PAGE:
Why do game developers crunch? The market demands it.

With all the bad press surrounding mandatory crunch lately, it’s easy to wonder - why in the world do developers keep doing it when it’s such an obviously-bad idea and it makes people hate you?

Because when they don’t, the market punishes them. Hard.

At E3, Nintendo announced that the upcoming Animal Crossing: New Horizons is delayed to March 20, 2020 to “ensure the game is the best it can be”.

This is in line with Nintendo’s philosophy - Shigeru Miyamoto has famously said that “A delayed game is eventually good, but a rushed game is forever bad.” (Or words to that effect. Maybe.).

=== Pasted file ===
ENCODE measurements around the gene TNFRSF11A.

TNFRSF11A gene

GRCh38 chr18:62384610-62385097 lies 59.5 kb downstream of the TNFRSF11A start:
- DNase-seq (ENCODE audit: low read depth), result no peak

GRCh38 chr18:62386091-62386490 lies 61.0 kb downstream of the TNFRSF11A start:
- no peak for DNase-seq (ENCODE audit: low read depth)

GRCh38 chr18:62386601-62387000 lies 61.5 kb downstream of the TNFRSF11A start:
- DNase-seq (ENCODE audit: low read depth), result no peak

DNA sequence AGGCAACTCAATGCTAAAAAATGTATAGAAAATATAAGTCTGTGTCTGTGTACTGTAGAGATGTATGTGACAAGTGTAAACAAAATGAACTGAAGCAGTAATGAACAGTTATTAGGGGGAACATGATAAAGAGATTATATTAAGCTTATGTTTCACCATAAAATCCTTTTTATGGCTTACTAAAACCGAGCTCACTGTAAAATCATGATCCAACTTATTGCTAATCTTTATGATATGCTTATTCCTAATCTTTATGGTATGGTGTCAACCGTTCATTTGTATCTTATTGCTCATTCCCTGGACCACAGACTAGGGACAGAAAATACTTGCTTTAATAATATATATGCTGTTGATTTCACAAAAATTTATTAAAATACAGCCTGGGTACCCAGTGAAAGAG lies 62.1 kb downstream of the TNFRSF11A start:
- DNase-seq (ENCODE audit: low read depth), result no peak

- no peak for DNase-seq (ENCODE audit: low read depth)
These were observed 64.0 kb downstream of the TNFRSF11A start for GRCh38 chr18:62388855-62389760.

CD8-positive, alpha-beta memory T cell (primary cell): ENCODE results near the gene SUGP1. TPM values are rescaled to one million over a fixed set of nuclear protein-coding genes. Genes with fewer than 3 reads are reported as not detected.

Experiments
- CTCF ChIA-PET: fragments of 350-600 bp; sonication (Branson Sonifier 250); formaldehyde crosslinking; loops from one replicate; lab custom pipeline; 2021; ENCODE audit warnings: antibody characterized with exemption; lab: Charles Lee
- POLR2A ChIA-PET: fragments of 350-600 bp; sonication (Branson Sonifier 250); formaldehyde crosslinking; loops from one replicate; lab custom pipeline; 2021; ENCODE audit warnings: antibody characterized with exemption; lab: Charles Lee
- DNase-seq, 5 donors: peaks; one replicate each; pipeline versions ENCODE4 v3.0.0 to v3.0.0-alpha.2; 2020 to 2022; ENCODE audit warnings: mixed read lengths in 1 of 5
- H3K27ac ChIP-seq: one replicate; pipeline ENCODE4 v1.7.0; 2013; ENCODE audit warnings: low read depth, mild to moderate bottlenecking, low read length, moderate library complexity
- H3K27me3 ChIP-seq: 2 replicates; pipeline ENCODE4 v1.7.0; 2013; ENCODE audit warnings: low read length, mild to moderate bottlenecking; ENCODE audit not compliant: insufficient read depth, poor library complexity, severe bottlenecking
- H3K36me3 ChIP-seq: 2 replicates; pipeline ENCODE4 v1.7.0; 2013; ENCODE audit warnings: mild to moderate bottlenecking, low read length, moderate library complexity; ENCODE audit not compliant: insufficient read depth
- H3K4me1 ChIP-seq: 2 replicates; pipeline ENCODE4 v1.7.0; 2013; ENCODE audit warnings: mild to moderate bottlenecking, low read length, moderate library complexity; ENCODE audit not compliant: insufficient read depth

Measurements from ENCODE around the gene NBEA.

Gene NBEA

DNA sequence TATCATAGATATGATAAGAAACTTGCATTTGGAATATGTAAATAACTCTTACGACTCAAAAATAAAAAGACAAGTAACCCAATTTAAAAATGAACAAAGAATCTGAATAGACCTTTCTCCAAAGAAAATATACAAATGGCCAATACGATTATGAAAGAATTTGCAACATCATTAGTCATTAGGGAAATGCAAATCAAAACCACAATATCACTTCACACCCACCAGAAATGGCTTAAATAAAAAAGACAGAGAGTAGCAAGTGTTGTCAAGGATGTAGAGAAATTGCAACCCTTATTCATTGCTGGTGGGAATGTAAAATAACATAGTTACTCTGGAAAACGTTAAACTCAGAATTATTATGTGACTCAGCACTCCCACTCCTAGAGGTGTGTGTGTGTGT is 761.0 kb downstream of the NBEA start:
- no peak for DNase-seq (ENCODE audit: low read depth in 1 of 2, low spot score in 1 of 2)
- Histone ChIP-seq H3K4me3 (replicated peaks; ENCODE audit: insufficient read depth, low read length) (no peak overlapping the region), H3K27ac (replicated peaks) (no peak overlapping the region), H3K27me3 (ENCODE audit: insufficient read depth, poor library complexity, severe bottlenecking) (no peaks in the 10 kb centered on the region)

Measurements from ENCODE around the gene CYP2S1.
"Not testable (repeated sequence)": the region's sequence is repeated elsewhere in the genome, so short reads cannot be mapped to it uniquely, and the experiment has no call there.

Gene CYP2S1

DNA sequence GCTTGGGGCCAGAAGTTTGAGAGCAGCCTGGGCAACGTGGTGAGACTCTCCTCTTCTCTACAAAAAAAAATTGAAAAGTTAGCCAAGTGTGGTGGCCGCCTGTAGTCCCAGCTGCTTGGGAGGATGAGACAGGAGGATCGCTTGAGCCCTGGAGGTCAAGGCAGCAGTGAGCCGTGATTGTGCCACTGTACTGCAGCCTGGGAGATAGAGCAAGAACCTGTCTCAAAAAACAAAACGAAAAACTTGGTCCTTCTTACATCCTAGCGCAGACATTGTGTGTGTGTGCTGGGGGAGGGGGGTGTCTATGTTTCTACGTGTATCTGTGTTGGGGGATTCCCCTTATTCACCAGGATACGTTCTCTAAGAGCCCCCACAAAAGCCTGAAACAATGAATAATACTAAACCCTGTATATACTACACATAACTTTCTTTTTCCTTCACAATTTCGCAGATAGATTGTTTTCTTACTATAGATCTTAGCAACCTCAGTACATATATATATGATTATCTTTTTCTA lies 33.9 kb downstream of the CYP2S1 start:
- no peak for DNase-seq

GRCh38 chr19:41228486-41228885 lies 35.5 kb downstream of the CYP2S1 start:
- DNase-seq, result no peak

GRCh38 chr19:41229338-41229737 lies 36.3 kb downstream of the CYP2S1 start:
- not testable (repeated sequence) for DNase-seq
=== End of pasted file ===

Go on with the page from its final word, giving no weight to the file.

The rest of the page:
Furthermore, the delay is specifically to avoid crunch and to take good care of Nintendo employees. This is very much the Right Thing to Do.

So naturally, after this announcement Nintendo shared closed 3.53% lower than the previous day, taking more than a billion dollars off their stock market value.

The short-termism the market demands is devastating. Nintendo is one of the oldest and most established developers with plenty of IPs and revenue streams. They can afford to stick to the long view and weather the market’s tantrums in the meantime. Smaller developers without that luxury? It’s no surprise they turn to crunch.